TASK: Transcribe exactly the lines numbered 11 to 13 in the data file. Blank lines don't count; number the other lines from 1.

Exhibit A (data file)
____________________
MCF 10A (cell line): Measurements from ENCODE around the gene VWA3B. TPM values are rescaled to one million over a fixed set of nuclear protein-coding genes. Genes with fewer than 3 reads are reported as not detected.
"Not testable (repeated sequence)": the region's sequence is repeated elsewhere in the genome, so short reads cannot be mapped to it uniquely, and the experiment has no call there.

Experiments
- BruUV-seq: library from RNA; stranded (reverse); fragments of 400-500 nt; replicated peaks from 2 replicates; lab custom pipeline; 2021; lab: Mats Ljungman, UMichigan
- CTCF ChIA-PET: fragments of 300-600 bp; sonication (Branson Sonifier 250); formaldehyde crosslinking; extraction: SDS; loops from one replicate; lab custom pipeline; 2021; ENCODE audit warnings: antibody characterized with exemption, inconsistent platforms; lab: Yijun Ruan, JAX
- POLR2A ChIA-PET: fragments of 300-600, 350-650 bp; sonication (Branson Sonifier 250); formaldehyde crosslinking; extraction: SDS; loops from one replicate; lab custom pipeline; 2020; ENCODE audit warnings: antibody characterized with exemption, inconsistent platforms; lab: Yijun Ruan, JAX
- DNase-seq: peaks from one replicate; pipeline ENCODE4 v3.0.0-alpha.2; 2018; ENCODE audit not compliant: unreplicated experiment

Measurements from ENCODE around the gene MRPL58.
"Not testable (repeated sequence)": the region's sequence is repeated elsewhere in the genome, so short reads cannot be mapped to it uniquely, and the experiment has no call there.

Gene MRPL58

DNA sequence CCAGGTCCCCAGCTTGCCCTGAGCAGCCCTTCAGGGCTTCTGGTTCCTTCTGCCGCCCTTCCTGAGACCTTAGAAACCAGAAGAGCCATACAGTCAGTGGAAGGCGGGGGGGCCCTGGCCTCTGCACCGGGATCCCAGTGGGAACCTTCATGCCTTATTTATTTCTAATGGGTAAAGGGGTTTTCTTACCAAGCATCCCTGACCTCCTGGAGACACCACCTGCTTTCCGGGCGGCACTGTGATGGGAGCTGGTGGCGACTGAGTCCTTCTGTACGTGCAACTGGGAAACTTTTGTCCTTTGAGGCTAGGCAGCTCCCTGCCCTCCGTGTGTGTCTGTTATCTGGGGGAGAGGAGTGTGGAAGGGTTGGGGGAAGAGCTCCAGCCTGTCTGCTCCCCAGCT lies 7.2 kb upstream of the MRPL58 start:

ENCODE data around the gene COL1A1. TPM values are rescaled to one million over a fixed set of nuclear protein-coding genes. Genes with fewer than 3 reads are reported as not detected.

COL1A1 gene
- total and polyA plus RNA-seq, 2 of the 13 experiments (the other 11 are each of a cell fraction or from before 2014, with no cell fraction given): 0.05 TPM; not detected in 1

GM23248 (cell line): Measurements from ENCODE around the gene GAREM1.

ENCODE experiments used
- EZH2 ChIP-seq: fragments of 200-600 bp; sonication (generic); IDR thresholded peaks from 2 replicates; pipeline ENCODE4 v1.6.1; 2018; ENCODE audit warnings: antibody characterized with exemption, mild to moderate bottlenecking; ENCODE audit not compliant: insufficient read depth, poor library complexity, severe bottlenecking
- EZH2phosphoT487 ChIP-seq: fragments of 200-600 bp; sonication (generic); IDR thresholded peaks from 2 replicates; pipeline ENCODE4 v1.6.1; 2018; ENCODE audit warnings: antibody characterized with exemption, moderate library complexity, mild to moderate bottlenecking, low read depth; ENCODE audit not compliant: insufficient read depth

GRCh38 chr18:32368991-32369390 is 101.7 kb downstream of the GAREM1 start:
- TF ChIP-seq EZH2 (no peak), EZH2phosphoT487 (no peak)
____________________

DNA sequence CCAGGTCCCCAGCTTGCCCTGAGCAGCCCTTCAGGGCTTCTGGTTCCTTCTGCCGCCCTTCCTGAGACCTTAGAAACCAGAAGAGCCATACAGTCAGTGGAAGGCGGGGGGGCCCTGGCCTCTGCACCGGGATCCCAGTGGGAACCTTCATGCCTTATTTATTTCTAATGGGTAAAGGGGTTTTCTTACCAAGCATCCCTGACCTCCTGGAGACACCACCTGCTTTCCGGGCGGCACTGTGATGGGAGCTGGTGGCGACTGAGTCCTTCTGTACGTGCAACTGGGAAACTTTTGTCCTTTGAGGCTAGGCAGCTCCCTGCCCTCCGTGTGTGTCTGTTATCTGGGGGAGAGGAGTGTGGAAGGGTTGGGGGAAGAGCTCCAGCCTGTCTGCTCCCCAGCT lies 7.2 kb upstream of the MRPL58 start:

ENCODE data around the gene COL1A1. TPM values are rescaled to one million over a fixed set of nuclear protein-coding genes. Genes with fewer than 3 reads are reported as not detected.

COL1A1 gene